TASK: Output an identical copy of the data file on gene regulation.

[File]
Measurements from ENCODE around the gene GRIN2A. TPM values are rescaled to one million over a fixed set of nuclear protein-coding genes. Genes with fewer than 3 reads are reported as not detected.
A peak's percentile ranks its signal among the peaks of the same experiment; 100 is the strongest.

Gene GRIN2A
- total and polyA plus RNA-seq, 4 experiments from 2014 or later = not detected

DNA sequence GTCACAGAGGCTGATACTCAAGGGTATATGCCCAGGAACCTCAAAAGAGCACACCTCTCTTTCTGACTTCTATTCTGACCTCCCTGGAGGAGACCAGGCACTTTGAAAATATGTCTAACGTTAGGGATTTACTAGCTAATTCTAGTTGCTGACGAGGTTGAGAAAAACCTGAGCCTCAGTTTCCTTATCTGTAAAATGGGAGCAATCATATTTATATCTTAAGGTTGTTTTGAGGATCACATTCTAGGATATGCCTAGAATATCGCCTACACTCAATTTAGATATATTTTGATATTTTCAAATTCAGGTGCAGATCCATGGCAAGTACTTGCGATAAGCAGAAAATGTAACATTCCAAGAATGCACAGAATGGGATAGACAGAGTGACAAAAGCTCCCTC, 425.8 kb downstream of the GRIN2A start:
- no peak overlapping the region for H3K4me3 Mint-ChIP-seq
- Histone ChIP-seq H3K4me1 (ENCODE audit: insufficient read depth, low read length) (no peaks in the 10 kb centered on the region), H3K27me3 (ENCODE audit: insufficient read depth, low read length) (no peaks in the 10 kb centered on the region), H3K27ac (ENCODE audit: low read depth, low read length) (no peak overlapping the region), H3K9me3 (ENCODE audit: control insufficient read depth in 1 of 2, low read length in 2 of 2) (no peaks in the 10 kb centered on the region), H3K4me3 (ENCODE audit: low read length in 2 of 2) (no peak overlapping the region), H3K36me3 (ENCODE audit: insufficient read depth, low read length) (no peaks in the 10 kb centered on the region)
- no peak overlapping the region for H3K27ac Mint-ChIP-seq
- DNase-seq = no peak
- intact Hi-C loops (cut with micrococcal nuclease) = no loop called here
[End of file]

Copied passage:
Measurements from ENCODE around the gene GRIN2A. TPM values are rescaled to one million over a fixed set of nuclear protein-coding genes. Genes with fewer than 3 reads are reported as not detected.
A peak's percentile ranks its signal among the peaks of the same experiment; 100 is the strongest.

Gene GRIN2A
- total and polyA plus RNA-seq, 4 experiments from 2014 or later = not detected

DNA sequence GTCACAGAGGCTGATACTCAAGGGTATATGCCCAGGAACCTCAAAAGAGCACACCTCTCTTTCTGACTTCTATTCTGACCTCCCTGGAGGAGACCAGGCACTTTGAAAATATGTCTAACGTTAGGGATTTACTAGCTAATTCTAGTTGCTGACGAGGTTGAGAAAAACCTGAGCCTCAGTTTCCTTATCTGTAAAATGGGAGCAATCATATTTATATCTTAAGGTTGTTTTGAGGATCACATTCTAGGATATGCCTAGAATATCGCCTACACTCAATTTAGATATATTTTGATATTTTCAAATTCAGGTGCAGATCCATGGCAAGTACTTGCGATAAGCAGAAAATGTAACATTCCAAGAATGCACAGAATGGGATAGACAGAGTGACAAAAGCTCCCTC, 425.8 kb downstream of the GRIN2A start:
- no peak overlapping the region for H3K4me3 Mint-ChIP-seq
- Histone ChIP-seq H3K4me1 (ENCODE audit: insufficient read depth, low read length) (no peaks in the 10 kb centered on the region), H3K27me3 (ENCODE audit: insufficient read depth, low read length) (no peaks in the 10 kb centered on the region), H3K27ac (ENCODE audit: low read depth, low read length) (no peak overlapping the region), H3K9me3 (ENCODE audit: control insufficient read depth in 1 of 2, low read length in 2 of 2) (no peaks in the 10 kb centered on the region), H3K4me3 (ENCODE audit: low read length in 2 of 2) (no peak overlapping the region), H3K36me3 (ENCODE audit: insufficient read depth, low read length) (no peaks in the 10 kb centered on the region)
- no peak overlapping the region for H3K27ac Mint-ChIP-seq
- DNase-seq = no peak
- intact Hi-C loops (cut with micrococcal nuclease) = no loop called here